November 1, 2000
Non-lethal plan ok'd to protect livestock in Marin
Marin will halt killing coyotes and other predators to protect sheep, under a controversial management plan the Board of Supervisors approved yesterday that brought mixed reactions from ranchers and wildlife advocates.The five-year plan calls for the county in 18 months to phase out the use of lethal techniques, including trapping, in controlling coyotes and to adopt non-lethal methods, including possibly recruiting shepherds from Mongolia or Peru to watch over herds.
The plan comes after months of wrangling and fighting among ranchers, wildlife advocates and various county and federal officials over the best methods for protecting sheep.In general, wildlife advocates were a lot more satisfied with the plan than ranchers, who fear that the sole use of non-lethal methods will be inadequate.
Supervisor Hal Brown, who cast the only opposing vote, shared ranchers' concerns."Just wait until these farmers and ranchers go out of business," he said, referring to the financial impact of losing livestock to predators. "You'll see those condos pop up real fast."Under the plan, the county, by June 30, 2002, will sever its contract with the U.S. Department of Agriculture for a wildlife specialist who tracks and traps predators and also educates ranchers on non-lethal techniques for protecting livestock.
The county will provide $15,000 to pay the salary of a wildlife specialist for the rest of this fiscal year and $37,500 for non-lethal approaches during the same period.The contract for overseeing the management program then will be transferred to the Northbay Woolgrowers Association or some other industry group.
Although some wildlife advocates questioned the timing of the changes and also the move to place control for the administration of the program in the hands of the Woolgrowers Association, others praised the general direction of the plan."The bottom line is we think this is a good approach because it shifts the incentives," said Suzanne Roy, program director for In Defense of Animals."I feel we've made some headway, found some common ground," said Camilla Fox, a wildlife program coordinator for the [Sacramento]-based Animal Protection Institute.
A USDA wildlife specialist quit last year because of acrimony surrounding his work. Then, the USDA refused to sign a new contract with the county after supervisors voted to ban "denning," which involves gassing coyote pups to death in their den. The practice prevents cubs whose mother has been killed from starving to death.
Simmons also scoffed at the idea that shepherds could be effective in preventing coyotes from killing sheep.Mary Paglieri, director of Little Blue Society, a San Mateo County-based non-profit that specializes in helping people and wildlife co-exist, has suggested enlisting shepherds from Peru or Mongolia to watch over herds."These people are well-versed in shepherding; they've been doing it all their lives," Paglieri said.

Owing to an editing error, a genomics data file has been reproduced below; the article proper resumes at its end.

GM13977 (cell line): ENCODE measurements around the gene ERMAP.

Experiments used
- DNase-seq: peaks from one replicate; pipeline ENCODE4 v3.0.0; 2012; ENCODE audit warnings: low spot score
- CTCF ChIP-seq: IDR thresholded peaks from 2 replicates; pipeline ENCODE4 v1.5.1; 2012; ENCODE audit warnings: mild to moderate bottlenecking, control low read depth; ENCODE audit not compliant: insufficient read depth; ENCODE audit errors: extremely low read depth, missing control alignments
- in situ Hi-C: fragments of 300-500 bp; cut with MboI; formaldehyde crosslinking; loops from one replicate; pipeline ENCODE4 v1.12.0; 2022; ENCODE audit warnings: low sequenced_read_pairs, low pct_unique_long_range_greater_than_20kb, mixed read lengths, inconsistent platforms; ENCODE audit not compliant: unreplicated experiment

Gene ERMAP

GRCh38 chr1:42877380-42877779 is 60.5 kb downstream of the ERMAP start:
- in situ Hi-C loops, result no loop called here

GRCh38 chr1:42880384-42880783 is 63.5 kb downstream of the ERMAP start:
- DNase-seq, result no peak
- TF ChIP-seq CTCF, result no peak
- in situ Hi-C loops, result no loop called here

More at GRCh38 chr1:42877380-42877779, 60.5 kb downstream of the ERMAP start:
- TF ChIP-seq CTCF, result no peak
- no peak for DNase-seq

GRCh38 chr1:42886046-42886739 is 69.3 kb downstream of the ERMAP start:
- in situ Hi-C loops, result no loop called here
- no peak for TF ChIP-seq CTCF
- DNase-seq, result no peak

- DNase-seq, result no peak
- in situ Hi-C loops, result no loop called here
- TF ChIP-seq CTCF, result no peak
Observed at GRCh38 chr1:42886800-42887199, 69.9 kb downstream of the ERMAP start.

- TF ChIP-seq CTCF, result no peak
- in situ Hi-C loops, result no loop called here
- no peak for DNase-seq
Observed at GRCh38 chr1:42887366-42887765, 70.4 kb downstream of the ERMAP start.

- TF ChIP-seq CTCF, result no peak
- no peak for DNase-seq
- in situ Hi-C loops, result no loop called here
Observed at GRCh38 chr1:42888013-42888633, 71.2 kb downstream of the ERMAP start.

Simmons was skeptical."We do not recommend herders in Marin county. It doesn't make any sense," he said. Shepherds are used in areas where fencing is impractical and even then "herders have not been able to stop losses," Simmons said.While ranchers say they will be glad to have a wildlife specialist in place over the next 18 months, they bemoaned the overall direction of the plan.
Longtime rancher LeRoy Erickson said he has lost 27 sheep to predators in the last six weeks. "Ranching is a marginal occupation. Each animal I lose is a big loss to me," Erickson said.Proposition 4, which passed in 1998, outlawed a number of animal traps and poisons used to control predators."Now we don't have any tools to do anything," Erickson said.Ranchers said that if they were to permanently lose their wildlife specialist it would be a big blow."Family farmers will have no alternative but to take matters into their own hands," said Roxanne Thornton, owner of the Thornton Dairy and Sheep Ranch in Tomales.
In his report to the supervisors, Marin Agricultural Commissioner Stacy Carlsen said that some ranchers already are offering bounties to remove predators from their properties. Carlsen acknowledged that neither ranchers nor wildlife protection advocates are entirely satisfied with the new plan."No matter which way you move the target, nobody's going to be 100 percent happy," he said.
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